Ontario’s COVID-19 ’emergency brake’ shutdown takes effect on Saturday

Click to play video: 'Ontario declares 4-week ’emergency brake’ shutdown'
Ontario declares 4-week ’emergency brake’ shutdown
WATCH: Ontario Premier Doug Ford is imposing a four-week 'emergency brake' shutdown across the province, as cases of coronavirus variants and hospitalizations soar. Travis Dhanraj explains what the restrictions are, why critics say these rules are not tough enough, and how businesses are fearing for their future again – Apr 1, 2021

TORONTO — An Ontariowide “shutdown” will be put in place to combat an “alarming” surge in COVID-19 infections, Premier Doug Ford said Thursday as intensive care admissions related to the virus surpassed those of the second wave of the pandemic.

Citing the need for drastic action, Ford said the change will take effect Saturday and continue for at least four weeks.

The government is asking Ontarians to limit trips outside the home to necessities such as food, medication and other essential services, but stopped short of imposing a stay-at-home order like it did in January.

Retail stores will see limits on capacity while restaurants will be restricted to takeout, delivery and drive-through service, the premier said.

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The government has said schools will also remain open because they are crucial to students’ mental health.

Click to play video: 'Ontario government imposes provincewide COVID-19 shutdown restrictions'
Ontario government imposes provincewide COVID-19 shutdown restrictions

“The decision was not made lightly,” Ford said in announcing the new measures. “I know the toll these restrictions continue to take on people’s mental health and well-being.”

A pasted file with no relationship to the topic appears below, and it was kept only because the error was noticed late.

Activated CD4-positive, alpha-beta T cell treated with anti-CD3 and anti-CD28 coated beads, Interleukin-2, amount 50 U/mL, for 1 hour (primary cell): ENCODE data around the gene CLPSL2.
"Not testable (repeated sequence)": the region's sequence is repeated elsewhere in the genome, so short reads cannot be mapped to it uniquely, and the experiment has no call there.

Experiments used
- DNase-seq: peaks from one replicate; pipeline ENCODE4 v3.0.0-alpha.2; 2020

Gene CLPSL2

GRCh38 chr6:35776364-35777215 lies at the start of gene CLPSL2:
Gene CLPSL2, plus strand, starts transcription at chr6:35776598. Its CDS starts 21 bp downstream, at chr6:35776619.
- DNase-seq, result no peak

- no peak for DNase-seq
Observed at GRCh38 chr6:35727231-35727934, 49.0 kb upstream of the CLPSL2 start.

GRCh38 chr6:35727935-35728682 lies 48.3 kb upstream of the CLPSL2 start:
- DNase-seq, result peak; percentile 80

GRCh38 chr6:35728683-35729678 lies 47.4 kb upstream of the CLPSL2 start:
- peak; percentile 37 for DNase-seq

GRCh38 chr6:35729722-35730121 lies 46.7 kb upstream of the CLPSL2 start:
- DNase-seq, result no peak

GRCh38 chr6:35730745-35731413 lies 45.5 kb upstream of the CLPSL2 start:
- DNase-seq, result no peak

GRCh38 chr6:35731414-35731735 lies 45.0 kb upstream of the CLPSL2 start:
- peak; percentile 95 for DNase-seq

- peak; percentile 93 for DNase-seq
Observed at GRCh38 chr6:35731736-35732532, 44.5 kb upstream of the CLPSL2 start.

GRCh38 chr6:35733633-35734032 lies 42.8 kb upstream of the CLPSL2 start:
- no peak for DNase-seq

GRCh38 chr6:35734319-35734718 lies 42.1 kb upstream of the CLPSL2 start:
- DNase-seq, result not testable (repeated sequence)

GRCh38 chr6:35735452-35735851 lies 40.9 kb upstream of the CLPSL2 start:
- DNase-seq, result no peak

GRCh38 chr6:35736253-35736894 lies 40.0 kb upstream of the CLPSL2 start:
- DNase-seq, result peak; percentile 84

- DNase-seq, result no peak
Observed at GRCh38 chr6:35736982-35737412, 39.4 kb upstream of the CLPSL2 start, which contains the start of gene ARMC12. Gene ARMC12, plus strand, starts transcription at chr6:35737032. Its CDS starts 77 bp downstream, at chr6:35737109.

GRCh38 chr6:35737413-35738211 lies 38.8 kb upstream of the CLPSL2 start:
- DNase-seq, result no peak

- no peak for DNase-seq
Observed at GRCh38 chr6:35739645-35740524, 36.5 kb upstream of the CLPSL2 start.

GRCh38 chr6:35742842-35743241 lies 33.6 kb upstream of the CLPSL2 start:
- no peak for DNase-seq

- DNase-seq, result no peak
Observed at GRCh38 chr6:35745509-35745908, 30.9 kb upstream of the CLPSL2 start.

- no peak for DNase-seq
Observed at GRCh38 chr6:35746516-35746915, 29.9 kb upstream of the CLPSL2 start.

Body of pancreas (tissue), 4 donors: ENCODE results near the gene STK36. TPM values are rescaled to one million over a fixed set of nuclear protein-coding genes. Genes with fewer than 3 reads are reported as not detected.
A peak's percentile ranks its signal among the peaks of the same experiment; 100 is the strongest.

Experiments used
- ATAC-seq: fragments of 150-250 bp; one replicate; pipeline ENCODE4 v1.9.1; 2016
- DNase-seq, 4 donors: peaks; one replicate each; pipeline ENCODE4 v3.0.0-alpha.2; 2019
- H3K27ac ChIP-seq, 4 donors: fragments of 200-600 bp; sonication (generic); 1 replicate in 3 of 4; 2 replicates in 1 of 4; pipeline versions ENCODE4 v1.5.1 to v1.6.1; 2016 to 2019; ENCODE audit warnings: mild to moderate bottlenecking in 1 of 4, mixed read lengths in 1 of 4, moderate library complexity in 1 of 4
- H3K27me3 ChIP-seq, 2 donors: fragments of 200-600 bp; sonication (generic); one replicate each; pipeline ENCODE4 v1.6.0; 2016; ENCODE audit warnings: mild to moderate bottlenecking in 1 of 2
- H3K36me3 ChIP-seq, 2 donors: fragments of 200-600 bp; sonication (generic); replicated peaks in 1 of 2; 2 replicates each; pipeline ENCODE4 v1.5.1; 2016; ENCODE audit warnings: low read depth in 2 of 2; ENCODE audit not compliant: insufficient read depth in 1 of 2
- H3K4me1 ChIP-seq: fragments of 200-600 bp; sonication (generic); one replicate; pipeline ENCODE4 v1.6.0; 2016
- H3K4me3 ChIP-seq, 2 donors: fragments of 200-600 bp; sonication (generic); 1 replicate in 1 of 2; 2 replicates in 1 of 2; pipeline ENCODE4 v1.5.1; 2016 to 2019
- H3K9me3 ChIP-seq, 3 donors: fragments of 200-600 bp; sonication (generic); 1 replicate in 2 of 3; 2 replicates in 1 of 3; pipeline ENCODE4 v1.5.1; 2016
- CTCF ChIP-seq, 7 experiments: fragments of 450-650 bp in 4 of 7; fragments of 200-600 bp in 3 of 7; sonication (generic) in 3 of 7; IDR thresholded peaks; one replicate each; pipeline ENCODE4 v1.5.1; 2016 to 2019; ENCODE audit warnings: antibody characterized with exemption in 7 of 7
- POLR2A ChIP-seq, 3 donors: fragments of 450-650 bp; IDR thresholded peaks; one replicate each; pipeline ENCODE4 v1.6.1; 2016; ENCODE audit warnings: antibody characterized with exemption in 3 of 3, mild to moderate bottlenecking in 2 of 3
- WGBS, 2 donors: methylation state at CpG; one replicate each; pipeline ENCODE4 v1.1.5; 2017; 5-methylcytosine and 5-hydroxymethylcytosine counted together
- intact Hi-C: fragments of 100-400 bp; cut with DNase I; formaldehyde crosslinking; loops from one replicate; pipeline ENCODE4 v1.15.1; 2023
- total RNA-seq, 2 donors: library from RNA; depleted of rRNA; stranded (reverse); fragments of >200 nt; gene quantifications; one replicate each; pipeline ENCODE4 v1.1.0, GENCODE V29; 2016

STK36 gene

The announcement came hours after the province’s science advisers said stay-at-home orders are needed to control the third wave driven by more contagious and deadly COVID-19 variants.

The Ontario Science Advisory Table said that otherwise, the province could see up to 6,000 new infection cases by mid-April. With the restrictions in place, the modelling data shows there will still be about 800 people in ICUs by the end of April.

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Dr. Adalsteinn Brown, co-chair of the group, said short-term case projections will depend entirely on the public health measures implemented by the government and vaccination rates.

Brown said the province’s vaccine rollout is not reaching the highest risk communities, hampering its impact as an effective strategy to fight the pandemic.

He also said that 40 per cent of Ontario residents aged 75-79 and 72 per cent of those aged 70-74 still have not received their first dose of the vaccine.

“We are expanding first dose coverage, but it remains incomplete,” Brown said.

The leader of the official Opposition slammed the Ford government for ignoring experts’ early warnings about the third wave.

NDP Leader Andrea Horwath said the new restrictions fall short of what’s needed, pointing to the lack of paid sick leave, workplace protections and smaller class sizes in schools.

“It’s a too little, too late response by this government to what we knew was coming,” she said. “I’m worried that this failed approach is going to fail us again.”

Experts have been saying for months that COVID-19 infections are happening mostly in workplaces. Warehouses and distribution centers in some hot spots have reported massive outbreaks.

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The spread of variants threatens the province’s health system’s ability to deal with regular intensive care admissions and care for all patients, Brown said.

His group said that COVID-19 hospitalizations are up by over 40 per cent over the past two weeks.

Brown said variants of concern are now the dominate strain of the virus in the province.

The science advisory table also suggested Thursday that limiting inter-provincial movement – similar to what was imposed in January and expired starting in mid-February – would help brings the number of new cases down.

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